The Father, Son and The Holy Ghost,
They caught the last train for The Coast
The day the music died.
So bye bye, Miss American Pie...
This'll be the day that I die.
Don McLean, 1971
The music didn't exactly die in the early hours of February 3, 1959, when a plane leaving Clear Lake, Iowa, crashed, killing J.P. "The Big Bopper" Richardson (the Father), Ritchie Valens (the son) and Buddy Holly (the Holly Ghost). But that was surely the day that rock 'n roll, barely four years old, gained its first posthumous heroes: Holly, who had recently broken up with his band The Crickets; Valens, the first Chicano rock star; and Richardson, the Texas disc jockey with a single hit, "Chantilly Lace." These three were the first of many way too many who through accident (the taxi crash that totaled Eddie Cochran in 1960), misadventure (a motel manager's shooting of Sam Cooke in 1964) or design (the self-abuse by drugs that helped kill dozens of rock stars) insured themselves a creepy species of pop immortality by putting the exclamation point of sudden death to their careers.
And a big boost in the compilation and "cover" markets. Holly, like Elvis, sold more records after his death than when he was alive. In the '70s, his songs were covered in hit versions by Linda Ronstadt ("That'll Be the Day" went to #11 in 1976, "It's So Easy" topped out at #5 a year later) and Mickey Gilley ("True Love Ways" was a #1 country single in 1980). And Don McLean whose elegiac "American Pie" reworked the Holly line "That'll be the day, when I die" into "This'll be the day that I die" recorded Buddy's "Everyday" and "Fool's Paradise." A fond tribute to a fallen idol: nothing wrong with that. It extends good songs to a new generation; it ensures that the music doesn't die.
Yet there are other, darker aspects to rock necrology. In pop culture, the dead are barely cold before the vultures start circling to pick at their remains. They devise TV tributes, hagiographic movies and Broadway-style shows of the kind I saw in London last week and will be telling you about later in this column. They find businesses willing to turn a dead man's songs into corporate jingles; just now I heard Holly's "It's So Easy" in an ad that trumpeted Mail Boxes Etc. Not that you can blame the perps of these post-mortem rip-offs. They are feeding on the stars, yes, but they are also feeding the public's bizarrely moralistic belief that early fame carries the exorbitant price tag of early and violent death, as if it had been ordained by the cranky Old Testament gods of showbiz.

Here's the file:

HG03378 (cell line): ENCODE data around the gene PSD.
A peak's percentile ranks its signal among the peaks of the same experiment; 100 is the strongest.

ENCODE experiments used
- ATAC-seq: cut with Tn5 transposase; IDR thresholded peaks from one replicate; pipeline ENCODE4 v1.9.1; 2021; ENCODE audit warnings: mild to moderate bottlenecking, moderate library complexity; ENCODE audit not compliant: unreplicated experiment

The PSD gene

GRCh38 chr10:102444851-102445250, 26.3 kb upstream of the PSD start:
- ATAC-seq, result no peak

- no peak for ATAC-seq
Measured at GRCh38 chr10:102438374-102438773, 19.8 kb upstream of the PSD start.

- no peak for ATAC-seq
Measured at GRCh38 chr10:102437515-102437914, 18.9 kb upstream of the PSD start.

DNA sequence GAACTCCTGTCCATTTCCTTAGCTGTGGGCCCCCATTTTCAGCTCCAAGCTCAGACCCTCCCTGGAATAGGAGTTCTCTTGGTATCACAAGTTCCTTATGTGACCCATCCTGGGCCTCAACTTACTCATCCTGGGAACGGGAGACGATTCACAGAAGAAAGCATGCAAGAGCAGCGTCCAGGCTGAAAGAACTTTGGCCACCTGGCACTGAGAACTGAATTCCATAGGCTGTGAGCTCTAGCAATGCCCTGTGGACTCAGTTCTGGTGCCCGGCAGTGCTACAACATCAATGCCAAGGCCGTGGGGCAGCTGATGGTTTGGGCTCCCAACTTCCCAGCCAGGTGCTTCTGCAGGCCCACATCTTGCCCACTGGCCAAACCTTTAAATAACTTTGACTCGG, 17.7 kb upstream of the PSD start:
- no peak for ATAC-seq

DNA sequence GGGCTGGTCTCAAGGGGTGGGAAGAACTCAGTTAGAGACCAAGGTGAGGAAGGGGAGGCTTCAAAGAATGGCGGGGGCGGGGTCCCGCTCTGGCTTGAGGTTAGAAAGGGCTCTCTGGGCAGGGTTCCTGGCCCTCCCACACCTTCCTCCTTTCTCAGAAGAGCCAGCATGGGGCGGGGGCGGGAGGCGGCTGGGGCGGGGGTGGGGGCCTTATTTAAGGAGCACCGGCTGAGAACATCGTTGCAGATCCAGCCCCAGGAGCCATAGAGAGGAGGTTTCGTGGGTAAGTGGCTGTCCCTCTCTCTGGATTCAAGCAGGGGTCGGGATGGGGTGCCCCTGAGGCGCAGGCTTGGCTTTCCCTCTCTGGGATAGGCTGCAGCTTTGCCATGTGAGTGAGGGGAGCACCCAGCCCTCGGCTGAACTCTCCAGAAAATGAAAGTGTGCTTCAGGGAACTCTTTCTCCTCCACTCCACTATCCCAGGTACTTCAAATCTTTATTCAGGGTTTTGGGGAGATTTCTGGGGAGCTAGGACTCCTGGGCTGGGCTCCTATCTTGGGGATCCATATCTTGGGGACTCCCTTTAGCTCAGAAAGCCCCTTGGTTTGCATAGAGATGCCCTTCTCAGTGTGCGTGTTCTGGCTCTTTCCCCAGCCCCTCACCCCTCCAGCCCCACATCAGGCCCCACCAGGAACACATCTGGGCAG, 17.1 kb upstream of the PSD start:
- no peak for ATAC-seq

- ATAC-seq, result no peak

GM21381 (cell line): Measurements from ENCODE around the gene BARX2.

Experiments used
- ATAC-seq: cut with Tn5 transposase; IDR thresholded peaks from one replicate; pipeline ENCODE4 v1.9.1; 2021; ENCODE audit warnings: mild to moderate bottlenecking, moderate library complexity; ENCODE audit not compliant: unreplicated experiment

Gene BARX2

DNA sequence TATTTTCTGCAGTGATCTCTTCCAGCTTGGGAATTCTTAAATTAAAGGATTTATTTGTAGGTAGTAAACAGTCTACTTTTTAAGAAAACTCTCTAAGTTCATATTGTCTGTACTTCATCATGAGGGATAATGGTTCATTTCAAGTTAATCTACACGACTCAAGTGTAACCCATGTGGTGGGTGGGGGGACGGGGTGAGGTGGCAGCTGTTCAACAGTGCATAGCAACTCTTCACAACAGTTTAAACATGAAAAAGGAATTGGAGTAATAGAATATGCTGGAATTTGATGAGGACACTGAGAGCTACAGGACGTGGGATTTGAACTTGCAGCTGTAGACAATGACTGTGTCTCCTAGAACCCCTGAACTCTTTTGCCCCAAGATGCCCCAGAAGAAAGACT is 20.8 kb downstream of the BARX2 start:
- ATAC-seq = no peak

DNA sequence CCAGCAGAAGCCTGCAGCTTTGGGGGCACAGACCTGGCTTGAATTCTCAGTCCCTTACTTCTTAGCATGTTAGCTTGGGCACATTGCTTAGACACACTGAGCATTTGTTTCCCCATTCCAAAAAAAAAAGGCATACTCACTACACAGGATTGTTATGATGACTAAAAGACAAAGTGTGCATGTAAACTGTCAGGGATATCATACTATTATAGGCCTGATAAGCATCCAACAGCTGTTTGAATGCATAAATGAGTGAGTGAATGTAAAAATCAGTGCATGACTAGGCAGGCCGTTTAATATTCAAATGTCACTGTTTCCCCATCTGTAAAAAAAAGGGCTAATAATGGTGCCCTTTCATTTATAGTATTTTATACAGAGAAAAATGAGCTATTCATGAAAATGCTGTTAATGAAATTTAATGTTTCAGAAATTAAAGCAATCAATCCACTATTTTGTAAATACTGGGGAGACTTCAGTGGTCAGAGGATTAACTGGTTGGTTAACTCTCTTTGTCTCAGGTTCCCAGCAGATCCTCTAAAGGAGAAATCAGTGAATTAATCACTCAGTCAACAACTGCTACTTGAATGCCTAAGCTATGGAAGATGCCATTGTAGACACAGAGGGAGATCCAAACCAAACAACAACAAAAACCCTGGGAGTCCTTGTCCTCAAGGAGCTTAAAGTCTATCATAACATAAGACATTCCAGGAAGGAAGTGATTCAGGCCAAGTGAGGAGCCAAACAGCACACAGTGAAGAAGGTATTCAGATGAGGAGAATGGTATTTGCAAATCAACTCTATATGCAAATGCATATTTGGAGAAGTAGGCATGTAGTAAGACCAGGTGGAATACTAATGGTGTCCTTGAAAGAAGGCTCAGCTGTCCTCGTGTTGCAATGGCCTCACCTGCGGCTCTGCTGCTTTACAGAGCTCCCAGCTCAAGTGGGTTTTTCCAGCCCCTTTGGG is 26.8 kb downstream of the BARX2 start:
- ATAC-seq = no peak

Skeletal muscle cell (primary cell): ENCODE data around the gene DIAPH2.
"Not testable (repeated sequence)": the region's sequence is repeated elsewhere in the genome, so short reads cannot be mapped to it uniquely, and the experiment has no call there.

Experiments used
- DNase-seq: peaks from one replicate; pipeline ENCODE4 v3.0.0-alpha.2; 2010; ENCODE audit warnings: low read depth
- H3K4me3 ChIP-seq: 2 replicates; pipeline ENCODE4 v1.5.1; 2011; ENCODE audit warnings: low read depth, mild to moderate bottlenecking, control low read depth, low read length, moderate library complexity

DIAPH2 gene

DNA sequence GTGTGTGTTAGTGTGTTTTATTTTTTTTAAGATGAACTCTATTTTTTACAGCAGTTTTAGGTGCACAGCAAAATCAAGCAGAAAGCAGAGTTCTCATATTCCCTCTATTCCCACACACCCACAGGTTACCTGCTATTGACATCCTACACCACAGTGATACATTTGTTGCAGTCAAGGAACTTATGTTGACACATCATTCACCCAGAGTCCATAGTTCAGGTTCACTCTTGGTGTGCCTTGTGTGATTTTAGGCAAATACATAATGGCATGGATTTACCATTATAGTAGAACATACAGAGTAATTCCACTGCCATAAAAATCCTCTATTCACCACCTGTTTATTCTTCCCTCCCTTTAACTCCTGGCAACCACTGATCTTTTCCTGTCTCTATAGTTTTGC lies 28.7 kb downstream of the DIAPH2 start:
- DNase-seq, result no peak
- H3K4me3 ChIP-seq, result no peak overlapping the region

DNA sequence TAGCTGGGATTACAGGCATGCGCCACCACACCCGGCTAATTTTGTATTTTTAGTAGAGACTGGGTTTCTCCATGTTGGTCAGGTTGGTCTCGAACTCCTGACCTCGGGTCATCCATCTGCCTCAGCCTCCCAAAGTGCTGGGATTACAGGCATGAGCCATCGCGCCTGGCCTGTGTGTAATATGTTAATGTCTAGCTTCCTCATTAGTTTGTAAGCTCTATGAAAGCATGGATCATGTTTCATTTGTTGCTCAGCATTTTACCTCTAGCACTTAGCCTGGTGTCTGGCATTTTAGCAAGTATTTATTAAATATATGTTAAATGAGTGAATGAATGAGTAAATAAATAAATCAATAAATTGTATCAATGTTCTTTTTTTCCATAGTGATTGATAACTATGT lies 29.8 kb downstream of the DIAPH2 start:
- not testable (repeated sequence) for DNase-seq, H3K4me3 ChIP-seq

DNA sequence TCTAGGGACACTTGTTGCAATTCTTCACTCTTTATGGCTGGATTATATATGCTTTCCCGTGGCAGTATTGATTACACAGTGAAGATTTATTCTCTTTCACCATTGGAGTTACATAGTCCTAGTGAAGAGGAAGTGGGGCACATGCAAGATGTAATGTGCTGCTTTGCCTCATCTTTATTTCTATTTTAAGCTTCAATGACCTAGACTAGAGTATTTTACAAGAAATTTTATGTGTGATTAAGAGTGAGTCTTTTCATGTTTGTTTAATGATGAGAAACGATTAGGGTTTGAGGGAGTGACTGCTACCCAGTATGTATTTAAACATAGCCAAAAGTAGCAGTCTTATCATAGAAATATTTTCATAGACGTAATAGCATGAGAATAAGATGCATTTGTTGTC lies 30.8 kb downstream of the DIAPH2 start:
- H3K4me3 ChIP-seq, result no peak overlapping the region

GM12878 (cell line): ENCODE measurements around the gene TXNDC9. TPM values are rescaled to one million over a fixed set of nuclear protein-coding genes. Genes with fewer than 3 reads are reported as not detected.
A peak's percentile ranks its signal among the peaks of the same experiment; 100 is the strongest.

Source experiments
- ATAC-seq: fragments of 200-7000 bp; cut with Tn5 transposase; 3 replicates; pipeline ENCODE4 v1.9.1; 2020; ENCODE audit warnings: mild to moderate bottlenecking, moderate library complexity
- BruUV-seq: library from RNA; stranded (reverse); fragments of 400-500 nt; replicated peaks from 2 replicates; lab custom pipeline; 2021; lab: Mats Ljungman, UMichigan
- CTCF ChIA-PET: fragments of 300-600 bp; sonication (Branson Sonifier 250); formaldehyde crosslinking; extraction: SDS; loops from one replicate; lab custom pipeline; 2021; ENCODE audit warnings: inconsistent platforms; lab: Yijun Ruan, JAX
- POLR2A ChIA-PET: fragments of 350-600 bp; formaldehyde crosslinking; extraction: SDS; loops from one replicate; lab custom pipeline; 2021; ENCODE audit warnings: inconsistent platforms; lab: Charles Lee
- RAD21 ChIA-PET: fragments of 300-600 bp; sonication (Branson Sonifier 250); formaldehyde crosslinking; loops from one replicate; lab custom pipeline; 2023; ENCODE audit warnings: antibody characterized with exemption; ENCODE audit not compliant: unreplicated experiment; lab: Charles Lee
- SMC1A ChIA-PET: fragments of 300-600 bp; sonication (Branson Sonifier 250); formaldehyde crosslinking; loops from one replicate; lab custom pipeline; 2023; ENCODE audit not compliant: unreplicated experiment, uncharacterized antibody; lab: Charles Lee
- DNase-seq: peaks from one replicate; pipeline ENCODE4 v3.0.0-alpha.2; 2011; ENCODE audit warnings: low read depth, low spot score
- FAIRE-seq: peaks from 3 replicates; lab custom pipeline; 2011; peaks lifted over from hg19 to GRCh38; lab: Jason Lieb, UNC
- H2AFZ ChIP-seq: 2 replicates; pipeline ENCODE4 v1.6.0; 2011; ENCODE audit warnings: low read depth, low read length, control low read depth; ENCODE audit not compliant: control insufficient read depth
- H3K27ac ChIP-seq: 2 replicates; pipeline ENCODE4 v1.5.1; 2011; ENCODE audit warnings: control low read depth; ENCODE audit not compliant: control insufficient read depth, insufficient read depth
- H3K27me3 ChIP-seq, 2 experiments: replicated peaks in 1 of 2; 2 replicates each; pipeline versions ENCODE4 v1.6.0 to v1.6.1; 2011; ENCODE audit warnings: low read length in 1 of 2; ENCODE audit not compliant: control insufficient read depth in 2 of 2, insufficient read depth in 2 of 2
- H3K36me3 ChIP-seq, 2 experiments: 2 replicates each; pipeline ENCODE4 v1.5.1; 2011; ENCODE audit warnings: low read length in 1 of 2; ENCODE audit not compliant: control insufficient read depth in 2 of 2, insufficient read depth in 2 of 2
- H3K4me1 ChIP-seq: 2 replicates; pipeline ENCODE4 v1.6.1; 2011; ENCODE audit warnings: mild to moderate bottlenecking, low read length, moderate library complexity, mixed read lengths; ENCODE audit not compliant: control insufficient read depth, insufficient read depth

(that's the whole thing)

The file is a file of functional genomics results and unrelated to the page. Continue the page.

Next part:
In that sense, we are all cultural predators vultures with dewy eyes, sentimentalizing the dead, attaching meaning to an awful fluke, as when car collides with car, or plane with frozen earth. There must be something in us that wants finality, the dramatically satisfying capper to a star's life. We want our stars to die. After all, which musicians get the bigger-than-life big-screen treatment? All right, Jerry Lee Lewis, who made an exemplary mess of a life that isn't over yet. But, mostly, the prematurely kaput: Patsy Cline, Ritchie Valens, Jim Morrison ... and Buddy Holly. And which ones are the subjects of stage musicals, especially in London? Presley ("Elvis: The Musical"), Cline ("The Patsy Cline Story"), Roy Orbison ("Only the Lonely") ... and Buddy Holly.
Whatever the excuse, I'll catch any tribute to Holly. As a kid I was enraptured by his music. I remember the day the music died, but that fades as I bathe in the simple magic of the recordings. And I know that Holly, purely apart from the pleasure his songs gave, helped shape five crucial areas of pop performance: